Standard Article

Exercise Physiology of Normal Development, Sex Differences, and Aging

  1. Craig A. Harms1,
  2. Dan Cooper2,
  3. Hirofumi Tanaka3

Published Online: 1 OCT 2011

DOI: 10.1002/cphy.c100065

Comprehensive Physiology

Comprehensive Physiology

How to Cite

Harms, C. A., Cooper, D. and Tanaka, H. 2011. Exercise Physiology of Normal Development, Sex Differences, and Aging. Comprehensive Physiology. 1:1649–1678.

Author Information

  1. 1

    Kansas State University, Manhattan, Kansas

  2. 2

    University of California Irvine, Irvine, California

  3. 3

    University of Texas at Austin, Austin, Texas

Publication History

  1. Published Online: 1 OCT 2011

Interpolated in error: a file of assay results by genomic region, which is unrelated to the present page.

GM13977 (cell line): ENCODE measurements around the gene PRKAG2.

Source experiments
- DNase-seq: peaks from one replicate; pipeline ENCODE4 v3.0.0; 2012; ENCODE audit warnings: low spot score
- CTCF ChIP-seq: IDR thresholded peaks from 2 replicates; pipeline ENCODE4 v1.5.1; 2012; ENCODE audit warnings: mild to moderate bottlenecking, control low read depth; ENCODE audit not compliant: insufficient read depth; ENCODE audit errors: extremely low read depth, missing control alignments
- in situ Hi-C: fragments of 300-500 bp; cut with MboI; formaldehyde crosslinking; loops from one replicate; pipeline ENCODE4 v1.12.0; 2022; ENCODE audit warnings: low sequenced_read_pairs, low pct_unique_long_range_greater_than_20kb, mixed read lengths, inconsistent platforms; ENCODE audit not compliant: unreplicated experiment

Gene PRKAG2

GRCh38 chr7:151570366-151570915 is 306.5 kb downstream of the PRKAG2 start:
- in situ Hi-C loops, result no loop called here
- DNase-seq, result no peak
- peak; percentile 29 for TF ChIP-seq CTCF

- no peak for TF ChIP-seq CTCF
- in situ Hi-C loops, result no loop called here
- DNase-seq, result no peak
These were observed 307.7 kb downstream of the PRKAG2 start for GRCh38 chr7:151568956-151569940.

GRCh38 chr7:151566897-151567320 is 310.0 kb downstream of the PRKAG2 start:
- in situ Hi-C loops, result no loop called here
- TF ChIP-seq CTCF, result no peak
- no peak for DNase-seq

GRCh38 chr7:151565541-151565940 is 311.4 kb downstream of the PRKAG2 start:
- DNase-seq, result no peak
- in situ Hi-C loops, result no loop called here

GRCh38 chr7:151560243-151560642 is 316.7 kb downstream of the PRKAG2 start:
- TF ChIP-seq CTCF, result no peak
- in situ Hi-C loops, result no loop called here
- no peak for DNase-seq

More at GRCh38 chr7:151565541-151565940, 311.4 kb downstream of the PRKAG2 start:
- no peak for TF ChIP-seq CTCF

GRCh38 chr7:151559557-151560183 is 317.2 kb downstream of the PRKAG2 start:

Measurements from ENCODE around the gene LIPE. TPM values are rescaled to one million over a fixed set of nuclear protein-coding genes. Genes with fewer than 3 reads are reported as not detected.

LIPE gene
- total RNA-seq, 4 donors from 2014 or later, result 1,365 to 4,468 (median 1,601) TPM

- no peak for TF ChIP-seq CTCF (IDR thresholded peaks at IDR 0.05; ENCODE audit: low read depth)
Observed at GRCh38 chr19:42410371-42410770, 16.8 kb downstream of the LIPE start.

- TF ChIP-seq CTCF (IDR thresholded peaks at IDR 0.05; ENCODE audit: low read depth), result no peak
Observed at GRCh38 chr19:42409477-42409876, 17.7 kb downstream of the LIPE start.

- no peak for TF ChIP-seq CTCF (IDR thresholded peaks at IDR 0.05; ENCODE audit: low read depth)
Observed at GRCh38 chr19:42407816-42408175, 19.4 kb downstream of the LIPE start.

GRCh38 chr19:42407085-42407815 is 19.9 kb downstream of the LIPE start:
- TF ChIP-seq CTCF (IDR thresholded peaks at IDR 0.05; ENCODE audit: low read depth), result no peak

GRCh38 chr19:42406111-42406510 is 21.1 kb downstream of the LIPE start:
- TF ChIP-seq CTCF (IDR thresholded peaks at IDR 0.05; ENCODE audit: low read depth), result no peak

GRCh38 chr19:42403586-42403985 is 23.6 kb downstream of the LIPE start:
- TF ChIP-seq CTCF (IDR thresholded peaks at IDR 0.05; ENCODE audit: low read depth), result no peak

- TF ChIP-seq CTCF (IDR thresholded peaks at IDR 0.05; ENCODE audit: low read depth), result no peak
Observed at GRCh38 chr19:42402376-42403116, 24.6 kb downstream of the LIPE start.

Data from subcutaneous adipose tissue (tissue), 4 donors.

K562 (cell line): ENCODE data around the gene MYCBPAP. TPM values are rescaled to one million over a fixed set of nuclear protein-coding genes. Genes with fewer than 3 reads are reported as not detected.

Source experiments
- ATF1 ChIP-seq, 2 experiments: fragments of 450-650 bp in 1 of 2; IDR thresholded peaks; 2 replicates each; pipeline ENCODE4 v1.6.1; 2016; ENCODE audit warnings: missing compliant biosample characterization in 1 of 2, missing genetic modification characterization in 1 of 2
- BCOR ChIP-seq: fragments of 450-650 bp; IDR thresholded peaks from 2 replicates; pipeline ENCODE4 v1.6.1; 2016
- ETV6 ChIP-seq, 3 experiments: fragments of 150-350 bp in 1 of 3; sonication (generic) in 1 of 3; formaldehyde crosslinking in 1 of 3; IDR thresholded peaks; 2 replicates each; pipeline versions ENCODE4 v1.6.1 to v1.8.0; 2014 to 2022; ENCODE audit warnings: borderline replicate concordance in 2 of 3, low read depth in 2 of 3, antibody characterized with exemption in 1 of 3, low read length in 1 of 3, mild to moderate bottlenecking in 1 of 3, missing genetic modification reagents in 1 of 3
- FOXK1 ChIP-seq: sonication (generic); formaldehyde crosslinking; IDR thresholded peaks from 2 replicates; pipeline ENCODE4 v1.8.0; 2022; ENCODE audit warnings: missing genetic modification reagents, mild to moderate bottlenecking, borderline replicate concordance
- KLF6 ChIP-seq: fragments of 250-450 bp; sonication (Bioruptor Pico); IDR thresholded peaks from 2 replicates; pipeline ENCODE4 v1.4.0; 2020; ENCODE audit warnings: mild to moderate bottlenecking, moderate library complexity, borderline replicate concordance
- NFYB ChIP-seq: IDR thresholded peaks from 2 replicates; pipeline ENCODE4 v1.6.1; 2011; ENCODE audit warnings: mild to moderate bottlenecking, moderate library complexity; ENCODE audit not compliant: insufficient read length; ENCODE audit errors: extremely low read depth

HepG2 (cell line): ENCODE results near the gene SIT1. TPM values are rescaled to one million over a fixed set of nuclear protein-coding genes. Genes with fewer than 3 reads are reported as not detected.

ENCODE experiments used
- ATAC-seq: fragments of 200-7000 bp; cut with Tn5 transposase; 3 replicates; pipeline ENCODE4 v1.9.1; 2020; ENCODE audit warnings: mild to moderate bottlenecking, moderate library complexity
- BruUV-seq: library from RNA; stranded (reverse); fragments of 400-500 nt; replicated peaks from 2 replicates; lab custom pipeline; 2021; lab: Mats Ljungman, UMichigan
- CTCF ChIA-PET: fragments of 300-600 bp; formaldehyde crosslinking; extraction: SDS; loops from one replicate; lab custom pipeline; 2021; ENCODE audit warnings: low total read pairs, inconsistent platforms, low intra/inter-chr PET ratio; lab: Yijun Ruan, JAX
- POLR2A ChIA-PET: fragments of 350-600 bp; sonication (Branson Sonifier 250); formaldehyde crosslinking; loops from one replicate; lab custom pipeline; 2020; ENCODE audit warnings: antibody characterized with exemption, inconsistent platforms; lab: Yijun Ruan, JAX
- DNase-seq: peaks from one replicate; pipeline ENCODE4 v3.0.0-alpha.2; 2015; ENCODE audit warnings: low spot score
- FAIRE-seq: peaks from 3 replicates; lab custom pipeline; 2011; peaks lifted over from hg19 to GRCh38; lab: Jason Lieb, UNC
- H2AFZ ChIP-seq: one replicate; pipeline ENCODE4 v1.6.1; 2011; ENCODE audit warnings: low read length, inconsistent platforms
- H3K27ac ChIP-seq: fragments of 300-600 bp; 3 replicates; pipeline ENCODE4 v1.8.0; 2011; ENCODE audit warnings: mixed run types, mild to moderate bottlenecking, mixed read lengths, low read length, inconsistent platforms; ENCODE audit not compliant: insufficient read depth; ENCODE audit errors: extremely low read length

The scientific study of human development has evolved from studies of children to studies of the full lifespan. Many physiological changes occur throughout the lifespan and unique changes occur during normal development compared to healthy aging. An enlarging body of data supports the idea that there exist critical periods of development during which physiological perturbations to the internal milieu (e.g., disease or physical activity) can alter the overall programming of developmental processes. Although different physiological functions decline with age with widely varying rates, the aging changes accumulated throughout the physiological systems reduce the capacity to cope with the stress and maintain homeostasis. The understanding of this process of development and aging is complicated by important physiologic sex differences with regard to nearly all physiological systems. Regular physical activity can favorably modulate this developmental and aging process and can have important health benefits. However, a physically inactive lifestyle can markedly impair normal development and lead to numerous diseases. Life-long physical activity is essential for preserving or delaying the onset of functional disability and chronic cardiovascular and metabolic diseases. © 2011 American Physiological Society. Compr Physiol 1:1649-1678, 2011.